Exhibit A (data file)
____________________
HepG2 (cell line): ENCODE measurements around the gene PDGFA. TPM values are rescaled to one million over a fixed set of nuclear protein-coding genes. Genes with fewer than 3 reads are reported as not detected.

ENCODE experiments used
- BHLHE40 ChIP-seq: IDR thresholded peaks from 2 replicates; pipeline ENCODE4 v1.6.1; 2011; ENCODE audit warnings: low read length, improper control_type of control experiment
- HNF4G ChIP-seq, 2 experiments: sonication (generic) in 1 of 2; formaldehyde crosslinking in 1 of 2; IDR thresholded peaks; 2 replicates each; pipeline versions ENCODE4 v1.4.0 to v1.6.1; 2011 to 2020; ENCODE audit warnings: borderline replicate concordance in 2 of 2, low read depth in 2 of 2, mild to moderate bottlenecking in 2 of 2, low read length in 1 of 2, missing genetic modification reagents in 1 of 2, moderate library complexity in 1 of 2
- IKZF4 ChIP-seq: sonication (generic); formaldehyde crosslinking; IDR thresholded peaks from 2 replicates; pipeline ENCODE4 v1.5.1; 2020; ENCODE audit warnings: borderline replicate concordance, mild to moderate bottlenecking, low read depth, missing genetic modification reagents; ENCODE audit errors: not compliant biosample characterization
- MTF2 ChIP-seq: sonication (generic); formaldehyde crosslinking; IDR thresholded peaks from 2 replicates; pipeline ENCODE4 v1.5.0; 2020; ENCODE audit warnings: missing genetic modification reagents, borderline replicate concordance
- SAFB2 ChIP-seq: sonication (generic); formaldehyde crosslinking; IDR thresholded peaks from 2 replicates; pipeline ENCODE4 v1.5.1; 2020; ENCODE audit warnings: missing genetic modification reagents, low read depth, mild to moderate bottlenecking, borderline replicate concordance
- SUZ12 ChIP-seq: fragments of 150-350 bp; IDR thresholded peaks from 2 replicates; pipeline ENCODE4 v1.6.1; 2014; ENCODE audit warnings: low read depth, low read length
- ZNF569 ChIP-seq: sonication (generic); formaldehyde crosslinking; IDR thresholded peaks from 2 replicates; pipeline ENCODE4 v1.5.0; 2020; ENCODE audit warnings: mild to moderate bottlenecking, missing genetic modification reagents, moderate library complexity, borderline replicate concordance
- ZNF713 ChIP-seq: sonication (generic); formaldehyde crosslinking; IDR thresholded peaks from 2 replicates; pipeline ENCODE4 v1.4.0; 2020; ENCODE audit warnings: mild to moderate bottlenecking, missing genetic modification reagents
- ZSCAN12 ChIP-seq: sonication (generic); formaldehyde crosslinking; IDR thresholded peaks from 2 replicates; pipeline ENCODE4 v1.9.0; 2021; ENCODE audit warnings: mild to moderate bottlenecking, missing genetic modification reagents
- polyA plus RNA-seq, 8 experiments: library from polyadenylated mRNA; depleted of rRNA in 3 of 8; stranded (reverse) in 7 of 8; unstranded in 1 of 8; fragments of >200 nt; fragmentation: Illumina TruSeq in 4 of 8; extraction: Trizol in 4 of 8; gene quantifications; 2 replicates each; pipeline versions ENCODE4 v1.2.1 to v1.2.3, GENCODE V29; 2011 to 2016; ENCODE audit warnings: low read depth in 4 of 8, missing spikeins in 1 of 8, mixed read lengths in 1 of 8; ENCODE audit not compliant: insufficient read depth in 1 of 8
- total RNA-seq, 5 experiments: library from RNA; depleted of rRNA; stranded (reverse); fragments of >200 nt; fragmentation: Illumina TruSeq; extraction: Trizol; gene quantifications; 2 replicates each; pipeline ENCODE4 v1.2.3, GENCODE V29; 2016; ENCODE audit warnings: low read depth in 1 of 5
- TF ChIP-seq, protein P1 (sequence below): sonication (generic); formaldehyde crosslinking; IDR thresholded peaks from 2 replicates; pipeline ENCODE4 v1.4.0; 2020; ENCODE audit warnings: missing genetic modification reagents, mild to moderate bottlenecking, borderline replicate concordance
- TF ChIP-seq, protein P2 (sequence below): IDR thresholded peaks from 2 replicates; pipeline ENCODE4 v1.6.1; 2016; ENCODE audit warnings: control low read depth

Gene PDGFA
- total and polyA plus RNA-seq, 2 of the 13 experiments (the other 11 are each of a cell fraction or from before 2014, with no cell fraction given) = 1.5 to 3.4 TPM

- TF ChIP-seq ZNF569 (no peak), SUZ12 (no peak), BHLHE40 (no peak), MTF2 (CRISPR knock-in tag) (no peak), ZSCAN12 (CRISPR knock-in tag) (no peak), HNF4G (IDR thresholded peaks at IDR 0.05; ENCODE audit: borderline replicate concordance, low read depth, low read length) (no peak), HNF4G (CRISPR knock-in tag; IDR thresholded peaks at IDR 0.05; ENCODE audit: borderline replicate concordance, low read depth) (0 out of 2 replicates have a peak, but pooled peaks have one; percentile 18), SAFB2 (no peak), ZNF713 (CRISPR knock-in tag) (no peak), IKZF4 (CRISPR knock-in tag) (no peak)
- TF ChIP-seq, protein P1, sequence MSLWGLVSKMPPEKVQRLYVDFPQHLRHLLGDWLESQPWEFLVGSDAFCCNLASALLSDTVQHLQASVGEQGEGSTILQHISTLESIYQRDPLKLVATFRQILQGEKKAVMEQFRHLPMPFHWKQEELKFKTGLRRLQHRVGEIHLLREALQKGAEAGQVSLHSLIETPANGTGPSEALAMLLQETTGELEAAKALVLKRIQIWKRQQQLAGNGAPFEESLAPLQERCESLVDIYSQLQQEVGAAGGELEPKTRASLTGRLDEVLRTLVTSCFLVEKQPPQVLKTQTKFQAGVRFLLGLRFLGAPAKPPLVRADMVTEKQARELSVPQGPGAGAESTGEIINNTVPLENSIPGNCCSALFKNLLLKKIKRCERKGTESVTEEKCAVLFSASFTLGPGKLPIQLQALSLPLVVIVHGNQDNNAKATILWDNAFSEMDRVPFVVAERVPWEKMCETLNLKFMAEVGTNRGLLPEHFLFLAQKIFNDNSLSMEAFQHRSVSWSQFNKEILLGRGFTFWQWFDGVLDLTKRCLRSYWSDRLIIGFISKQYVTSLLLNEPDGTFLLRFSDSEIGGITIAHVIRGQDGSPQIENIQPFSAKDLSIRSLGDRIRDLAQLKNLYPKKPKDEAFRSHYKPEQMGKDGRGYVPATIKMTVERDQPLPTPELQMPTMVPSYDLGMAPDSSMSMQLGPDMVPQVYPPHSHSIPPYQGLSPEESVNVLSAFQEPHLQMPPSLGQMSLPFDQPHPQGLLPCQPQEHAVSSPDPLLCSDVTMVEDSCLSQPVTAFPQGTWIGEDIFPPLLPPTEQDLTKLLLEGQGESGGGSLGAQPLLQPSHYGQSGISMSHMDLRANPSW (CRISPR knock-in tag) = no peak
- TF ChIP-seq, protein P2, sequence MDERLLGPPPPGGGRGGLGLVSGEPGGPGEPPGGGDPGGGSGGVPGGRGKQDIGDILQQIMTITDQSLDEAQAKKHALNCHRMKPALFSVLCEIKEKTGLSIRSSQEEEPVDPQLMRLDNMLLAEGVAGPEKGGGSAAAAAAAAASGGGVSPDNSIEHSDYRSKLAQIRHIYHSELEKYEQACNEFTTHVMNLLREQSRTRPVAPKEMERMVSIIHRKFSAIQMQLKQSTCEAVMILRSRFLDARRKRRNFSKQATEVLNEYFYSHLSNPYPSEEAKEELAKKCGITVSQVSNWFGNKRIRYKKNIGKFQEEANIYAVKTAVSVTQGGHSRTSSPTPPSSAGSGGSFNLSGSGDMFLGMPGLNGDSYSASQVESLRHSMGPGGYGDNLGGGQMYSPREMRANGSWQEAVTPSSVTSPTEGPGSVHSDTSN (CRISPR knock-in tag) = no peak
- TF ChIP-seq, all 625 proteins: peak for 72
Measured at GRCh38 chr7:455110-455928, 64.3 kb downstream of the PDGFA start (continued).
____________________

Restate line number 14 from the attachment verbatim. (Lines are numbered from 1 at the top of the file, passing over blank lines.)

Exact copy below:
- TF ChIP-seq, protein P1 (sequence below): sonication (generic); formaldehyde crosslinking; IDR thresholded peaks from 2 replicates; pipeline ENCODE4 v1.4.0; 2020; ENCODE audit warnings: missing genetic modification reagents, mild to moderate bottlenecking, borderline replicate concordance